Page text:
Leicestershire: Where do they go from here?

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Leicestershire’s autopsy is well under way after completing a second successive season without a win in the County Championship.

32 games have now passed since their last four-day victory against Gloucestershire in 2012, and they were gifted the wooden spoon long ago having been rooted to the bottom of Division Two for almost the entirety.

Hoards are seemingly heading for the exit, including talented youngsters Josh Cobb, Shiv Thakor, and Nathan Buck. Cobb, who captained the one-day side but slammed the county’s lack of ambition, has signed a two-year deal at Northants, but they will be joining Leicestershire in the second division. Shiv Thakor, meanwhile, has agreed a deal with Derbyshire.

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In a statement, the county confirmed that several players had rejected new, improved contract offers, which unsurprisingly makes the task of attracting new talent more difficult.
Another winless season is completely unacceptable, though the board insist they are working “tirelessly” to prevent another year like the one they have endured.

Change underway

Change is already underway, with Chief Executive Mike Siddall set to leave this week. However, whether that is part of a more systematic plan remains unclear, especially as they have not yet found a long-term replacement. Andrew Boyce will take on the role on a temporary basis.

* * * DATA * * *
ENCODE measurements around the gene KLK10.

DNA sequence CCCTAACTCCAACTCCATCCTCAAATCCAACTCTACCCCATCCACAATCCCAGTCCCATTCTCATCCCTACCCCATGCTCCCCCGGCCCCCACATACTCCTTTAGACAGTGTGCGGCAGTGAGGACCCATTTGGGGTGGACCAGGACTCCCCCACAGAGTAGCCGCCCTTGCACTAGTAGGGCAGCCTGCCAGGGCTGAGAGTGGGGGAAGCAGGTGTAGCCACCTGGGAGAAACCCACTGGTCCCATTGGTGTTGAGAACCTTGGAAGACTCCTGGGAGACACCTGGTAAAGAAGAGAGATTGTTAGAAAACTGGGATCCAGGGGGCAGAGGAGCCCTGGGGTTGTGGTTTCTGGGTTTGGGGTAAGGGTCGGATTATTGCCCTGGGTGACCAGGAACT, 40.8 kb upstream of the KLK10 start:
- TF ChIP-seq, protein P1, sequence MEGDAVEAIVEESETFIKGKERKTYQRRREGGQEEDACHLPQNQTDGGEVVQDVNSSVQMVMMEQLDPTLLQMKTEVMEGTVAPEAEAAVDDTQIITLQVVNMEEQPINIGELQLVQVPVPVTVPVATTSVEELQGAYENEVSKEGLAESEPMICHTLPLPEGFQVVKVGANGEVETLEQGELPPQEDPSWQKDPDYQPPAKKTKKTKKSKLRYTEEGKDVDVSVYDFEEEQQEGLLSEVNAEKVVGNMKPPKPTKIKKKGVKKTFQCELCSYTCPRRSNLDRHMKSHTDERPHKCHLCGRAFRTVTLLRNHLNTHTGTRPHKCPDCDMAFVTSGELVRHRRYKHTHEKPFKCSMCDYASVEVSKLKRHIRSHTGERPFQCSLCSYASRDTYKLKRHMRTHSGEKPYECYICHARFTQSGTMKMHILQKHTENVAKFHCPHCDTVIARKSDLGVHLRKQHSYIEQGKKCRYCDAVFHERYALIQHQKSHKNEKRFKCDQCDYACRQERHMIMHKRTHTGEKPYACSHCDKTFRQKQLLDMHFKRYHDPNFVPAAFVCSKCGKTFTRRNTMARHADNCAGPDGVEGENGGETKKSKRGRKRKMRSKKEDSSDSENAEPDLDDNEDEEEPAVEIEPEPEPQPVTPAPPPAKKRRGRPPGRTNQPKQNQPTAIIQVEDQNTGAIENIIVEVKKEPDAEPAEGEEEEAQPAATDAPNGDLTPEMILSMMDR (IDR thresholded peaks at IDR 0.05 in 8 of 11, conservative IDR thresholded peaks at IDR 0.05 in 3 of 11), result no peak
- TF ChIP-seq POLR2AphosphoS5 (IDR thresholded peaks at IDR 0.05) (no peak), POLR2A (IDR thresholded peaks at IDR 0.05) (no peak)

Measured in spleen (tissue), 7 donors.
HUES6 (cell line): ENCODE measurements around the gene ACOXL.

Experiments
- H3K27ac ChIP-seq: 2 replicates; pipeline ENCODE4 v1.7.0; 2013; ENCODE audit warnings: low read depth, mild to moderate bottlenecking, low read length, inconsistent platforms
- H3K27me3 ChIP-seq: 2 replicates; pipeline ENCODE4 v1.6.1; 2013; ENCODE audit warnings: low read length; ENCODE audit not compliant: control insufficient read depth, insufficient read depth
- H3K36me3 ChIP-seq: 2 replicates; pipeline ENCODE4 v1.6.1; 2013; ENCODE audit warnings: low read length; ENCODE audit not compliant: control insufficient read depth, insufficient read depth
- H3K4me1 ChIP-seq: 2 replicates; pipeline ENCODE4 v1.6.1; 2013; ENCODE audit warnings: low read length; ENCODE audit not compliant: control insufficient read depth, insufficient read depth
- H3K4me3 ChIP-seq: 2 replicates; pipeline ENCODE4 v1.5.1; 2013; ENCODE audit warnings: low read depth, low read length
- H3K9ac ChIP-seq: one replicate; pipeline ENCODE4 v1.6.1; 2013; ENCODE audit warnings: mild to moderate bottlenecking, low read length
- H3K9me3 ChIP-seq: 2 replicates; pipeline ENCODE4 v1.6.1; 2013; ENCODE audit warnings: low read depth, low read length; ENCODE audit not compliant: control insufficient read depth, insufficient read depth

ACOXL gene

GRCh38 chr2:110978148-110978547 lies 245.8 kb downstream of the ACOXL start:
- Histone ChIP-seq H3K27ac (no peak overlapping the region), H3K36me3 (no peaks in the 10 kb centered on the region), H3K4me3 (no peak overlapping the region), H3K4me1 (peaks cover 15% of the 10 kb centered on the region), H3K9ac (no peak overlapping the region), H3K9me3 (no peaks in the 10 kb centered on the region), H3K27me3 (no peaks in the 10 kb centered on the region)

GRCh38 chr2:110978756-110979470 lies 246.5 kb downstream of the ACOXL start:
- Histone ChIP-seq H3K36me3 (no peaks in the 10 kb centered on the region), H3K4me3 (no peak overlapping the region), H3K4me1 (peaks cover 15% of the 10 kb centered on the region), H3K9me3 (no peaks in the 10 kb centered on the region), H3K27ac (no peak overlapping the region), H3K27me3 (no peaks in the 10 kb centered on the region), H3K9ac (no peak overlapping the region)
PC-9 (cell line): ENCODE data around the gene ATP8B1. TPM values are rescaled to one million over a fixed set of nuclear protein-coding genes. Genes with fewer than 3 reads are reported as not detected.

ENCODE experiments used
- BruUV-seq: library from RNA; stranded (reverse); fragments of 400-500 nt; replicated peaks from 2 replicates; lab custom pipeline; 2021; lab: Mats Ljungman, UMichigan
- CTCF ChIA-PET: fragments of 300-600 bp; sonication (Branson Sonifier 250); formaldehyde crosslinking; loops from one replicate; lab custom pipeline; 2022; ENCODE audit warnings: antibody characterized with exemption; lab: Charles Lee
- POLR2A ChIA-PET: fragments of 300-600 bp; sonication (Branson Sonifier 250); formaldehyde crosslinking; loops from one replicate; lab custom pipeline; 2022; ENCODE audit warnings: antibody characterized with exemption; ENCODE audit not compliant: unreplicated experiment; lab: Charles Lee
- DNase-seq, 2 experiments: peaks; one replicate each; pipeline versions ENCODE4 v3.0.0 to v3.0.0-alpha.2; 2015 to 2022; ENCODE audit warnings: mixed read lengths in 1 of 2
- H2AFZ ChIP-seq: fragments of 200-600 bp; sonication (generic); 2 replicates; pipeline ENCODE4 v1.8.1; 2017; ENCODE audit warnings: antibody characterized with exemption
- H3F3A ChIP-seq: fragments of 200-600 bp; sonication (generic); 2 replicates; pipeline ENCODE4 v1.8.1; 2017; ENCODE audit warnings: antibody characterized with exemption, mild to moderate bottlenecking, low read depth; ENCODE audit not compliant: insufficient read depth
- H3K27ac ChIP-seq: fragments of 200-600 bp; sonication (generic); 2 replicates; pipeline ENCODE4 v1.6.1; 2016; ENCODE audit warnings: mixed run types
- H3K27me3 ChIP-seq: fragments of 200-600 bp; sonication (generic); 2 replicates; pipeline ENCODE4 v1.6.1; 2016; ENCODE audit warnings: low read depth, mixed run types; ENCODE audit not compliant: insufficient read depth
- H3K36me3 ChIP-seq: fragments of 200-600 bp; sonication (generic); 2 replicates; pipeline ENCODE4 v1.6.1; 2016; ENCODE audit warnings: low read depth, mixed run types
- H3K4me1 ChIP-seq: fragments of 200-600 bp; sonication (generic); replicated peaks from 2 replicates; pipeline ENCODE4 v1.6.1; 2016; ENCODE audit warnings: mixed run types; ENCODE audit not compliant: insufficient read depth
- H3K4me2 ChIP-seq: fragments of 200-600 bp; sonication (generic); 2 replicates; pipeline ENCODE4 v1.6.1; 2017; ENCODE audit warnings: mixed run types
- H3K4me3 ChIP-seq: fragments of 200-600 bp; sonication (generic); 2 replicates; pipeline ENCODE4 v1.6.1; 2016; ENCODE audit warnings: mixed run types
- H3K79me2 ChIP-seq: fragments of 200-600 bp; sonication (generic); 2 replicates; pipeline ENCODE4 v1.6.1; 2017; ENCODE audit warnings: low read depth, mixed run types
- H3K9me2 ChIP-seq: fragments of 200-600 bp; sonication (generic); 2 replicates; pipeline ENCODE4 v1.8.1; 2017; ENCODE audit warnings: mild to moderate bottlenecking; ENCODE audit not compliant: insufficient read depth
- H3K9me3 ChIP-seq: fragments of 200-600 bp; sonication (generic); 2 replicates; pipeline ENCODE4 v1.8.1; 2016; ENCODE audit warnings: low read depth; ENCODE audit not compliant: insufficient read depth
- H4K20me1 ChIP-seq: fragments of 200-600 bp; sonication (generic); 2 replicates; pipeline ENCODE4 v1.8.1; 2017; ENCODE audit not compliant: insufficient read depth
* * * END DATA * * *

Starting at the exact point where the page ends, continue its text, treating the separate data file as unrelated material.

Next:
Former chairman Neil Davidson is being linked with a return to the helm, but in truth, it will take more than the work of one man to bring Leicestershire back up to scratch. This, in a side that lifted silverware in the form of the Friends Life T20 Cup just three years ago.
Yet, the reality is that the heart of that side has been ripped out for financial purposes, which could not really be avoided. Stalwart wicket-keeper Paul Nixon can no longer be found behind the stumps, while that team’s young stars, such as James Taylor and Harry Gurney have left seeking Division One cricket.

The task then, from this close-season, is to confront the club’s lack of resources, which is at the very root of their problems on the pitch. Leicestershire is one of the smallest clubs by a long way, and is simultaneously forced to compete with other, more major sporting outfits, including Premier League side Leicester City, as well as the Leicester Tigers in rugby.

ECB backing

However difficult it may be for the club to stay afloat – something which should be guaranteed by the ECB, but at present, is not – a greater priority must be placed on their playing budget.

The county has already lost much of its appeal, and their latest troubles could well resulted in reduced membership figures for next season at Grace Road.
Trying to bring in a top, top-class bowler may be overoptimistic, but in their present state, Leicestershire will lose nothing by being ambitious. It would also be worth looking at their second XI – which won the treble - and perhaps giving some of their younger squad players a chance.

Regardless of what players stay, it is essentially up to the board to sort their county out. There is no quick fix, but what is beyond doubt is that Leicestershire cannot afford one more season continuing at their present rate.

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